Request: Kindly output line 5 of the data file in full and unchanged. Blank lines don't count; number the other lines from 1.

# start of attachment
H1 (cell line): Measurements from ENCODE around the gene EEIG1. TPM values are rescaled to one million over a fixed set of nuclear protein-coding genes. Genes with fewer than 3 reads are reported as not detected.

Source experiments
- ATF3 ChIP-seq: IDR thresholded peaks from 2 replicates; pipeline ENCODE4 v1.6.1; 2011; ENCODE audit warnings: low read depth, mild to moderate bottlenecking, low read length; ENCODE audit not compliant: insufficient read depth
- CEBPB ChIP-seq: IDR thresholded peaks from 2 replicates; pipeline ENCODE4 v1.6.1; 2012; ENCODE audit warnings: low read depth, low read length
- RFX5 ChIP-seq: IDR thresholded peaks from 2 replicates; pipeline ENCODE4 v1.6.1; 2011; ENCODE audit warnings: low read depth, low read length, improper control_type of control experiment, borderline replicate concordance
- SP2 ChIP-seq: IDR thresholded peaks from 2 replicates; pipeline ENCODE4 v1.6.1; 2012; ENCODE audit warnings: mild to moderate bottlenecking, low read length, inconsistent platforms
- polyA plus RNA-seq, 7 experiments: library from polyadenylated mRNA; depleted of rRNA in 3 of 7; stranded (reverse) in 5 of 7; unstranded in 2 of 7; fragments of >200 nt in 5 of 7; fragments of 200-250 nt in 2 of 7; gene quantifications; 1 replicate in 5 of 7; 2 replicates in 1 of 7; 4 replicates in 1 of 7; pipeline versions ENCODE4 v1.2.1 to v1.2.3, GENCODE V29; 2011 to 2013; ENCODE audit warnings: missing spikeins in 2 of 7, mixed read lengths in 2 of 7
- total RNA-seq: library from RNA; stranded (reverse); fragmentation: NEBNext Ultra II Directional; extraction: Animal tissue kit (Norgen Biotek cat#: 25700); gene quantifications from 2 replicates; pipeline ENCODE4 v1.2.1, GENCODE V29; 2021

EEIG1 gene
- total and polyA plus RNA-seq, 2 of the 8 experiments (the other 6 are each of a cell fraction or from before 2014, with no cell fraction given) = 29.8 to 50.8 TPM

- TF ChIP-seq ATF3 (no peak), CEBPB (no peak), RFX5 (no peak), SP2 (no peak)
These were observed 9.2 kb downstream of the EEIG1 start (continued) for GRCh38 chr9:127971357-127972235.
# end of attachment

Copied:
- RFX5 ChIP-seq: IDR thresholded peaks from 2 replicates; pipeline ENCODE4 v1.6.1; 2011; ENCODE audit warnings: low read depth, low read length, improper control_type of control experiment, borderline replicate concordance